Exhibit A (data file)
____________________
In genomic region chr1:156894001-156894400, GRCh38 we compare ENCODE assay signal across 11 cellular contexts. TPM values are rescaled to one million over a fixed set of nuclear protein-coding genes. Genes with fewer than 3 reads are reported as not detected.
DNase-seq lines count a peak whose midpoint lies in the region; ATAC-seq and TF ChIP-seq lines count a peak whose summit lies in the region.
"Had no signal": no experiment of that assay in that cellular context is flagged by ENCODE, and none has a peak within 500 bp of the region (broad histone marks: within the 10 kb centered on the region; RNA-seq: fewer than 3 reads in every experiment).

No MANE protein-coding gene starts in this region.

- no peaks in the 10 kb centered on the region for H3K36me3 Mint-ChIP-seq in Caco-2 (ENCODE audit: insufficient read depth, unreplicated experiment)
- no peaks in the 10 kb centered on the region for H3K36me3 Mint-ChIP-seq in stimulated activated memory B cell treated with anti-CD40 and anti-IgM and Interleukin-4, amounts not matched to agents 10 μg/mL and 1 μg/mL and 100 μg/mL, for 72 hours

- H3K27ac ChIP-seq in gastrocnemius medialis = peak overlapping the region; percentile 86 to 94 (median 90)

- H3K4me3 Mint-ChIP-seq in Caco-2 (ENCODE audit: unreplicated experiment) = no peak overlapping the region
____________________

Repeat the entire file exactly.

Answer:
In genomic region chr1:156894001-156894400, GRCh38 we compare ENCODE assay signal across 11 cellular contexts. TPM values are rescaled to one million over a fixed set of nuclear protein-coding genes. Genes with fewer than 3 reads are reported as not detected.
DNase-seq lines count a peak whose midpoint lies in the region; ATAC-seq and TF ChIP-seq lines count a peak whose summit lies in the region.
"Had no signal": no experiment of that assay in that cellular context is flagged by ENCODE, and none has a peak within 500 bp of the region (broad histone marks: within the 10 kb centered on the region; RNA-seq: fewer than 3 reads in every experiment).

No MANE protein-coding gene starts in this region.

- no peaks in the 10 kb centered on the region for H3K36me3 Mint-ChIP-seq in Caco-2 (ENCODE audit: insufficient read depth, unreplicated experiment)
- no peaks in the 10 kb centered on the region for H3K36me3 Mint-ChIP-seq in stimulated activated memory B cell treated with anti-CD40 and anti-IgM and Interleukin-4, amounts not matched to agents 10 μg/mL and 1 μg/mL and 100 μg/mL, for 72 hours

- H3K27ac ChIP-seq in gastrocnemius medialis = peak overlapping the region; percentile 86 to 94 (median 90)

- H3K4me3 Mint-ChIP-seq in Caco-2 (ENCODE audit: unreplicated experiment) = no peak overlapping the region